Honors Projects

Students with a grade point average of 3.0 or higher are encouraged to write an honors thesis. An honors thesis is a year-long project for which students conduct in-depth research in a topic of their own choosing. Topics have ranged from purely linguistic concerns to those that cross over to fields such as political science, education, cognitive psychology, the biological sciences, and women's and gender studies.

Past Linguistics Honors Projects

  • Charlie Brenner, 2010. Event Segmentation and Memory Retrieval in Reading Comprehension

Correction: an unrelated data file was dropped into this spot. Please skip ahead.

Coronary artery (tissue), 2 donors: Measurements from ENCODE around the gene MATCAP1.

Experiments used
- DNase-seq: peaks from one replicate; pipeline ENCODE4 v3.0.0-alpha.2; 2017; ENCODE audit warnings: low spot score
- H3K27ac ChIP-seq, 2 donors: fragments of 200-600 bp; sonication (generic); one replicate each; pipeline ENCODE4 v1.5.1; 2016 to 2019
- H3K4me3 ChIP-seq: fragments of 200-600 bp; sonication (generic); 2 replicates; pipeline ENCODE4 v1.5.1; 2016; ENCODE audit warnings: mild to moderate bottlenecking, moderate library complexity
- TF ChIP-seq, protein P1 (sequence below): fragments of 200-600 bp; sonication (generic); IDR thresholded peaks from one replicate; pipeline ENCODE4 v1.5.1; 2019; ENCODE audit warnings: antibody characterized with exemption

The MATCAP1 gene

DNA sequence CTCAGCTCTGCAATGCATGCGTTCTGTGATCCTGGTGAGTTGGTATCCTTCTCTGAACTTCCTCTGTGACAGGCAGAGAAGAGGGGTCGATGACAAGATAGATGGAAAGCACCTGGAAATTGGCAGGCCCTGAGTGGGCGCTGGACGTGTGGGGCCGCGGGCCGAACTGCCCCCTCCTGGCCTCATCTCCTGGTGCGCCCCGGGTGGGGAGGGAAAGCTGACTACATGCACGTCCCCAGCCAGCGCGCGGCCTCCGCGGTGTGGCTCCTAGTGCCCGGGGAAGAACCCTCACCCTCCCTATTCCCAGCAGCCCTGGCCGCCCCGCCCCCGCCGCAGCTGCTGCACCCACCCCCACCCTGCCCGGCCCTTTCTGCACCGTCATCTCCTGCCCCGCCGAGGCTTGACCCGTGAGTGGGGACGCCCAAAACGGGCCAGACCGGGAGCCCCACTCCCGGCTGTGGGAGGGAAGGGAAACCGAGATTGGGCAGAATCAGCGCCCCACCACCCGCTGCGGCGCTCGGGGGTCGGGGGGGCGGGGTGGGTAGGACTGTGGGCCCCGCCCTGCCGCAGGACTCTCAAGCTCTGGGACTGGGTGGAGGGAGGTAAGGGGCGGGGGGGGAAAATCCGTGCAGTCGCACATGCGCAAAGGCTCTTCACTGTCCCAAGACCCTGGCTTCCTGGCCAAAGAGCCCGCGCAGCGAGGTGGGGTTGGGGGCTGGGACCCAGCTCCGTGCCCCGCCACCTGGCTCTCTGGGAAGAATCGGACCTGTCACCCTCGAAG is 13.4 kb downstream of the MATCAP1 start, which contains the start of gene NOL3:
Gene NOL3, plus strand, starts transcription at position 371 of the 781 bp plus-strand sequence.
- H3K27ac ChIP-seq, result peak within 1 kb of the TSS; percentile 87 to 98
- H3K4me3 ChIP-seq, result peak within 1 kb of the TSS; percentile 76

• Ronny Watkins, 2010. Avatime Noun Classes
  • Amanda Richardson, 2010.  Effect of Visual Input on Vowel Production in English Speakers
  • Joanna Clark, 2010.  The Effect of Learning on Sentence Prosody in Japanese
  • Eric Weisser, 20008.  Ashkii Bizaad: Verbal Morphology Loss in One Young Speaker's Navajo
  • Stephanie Farmer, 2008.  The Origins of Nonsense:  An Analysis of Bo'ri'va:r Sap in Khmer
  • Kobin Kendrik, 2003.  The Izzo and Language Change
  • Amy Webber, 1996. A Man's Writing, a Woman's Speech: The Gender Factor in Written language
  • Benjamin Matthews, 1995.  A Preliminary Investigation of Gay Male Speech
  • Lars Jönsson, 1995.  Sarcasm with Particular Reference to German
  • Susan Cox, 1995.  Relativizers  in Spoken Tibetan
  • Takanori Adachi, 1993.  Sarcasm in Japanese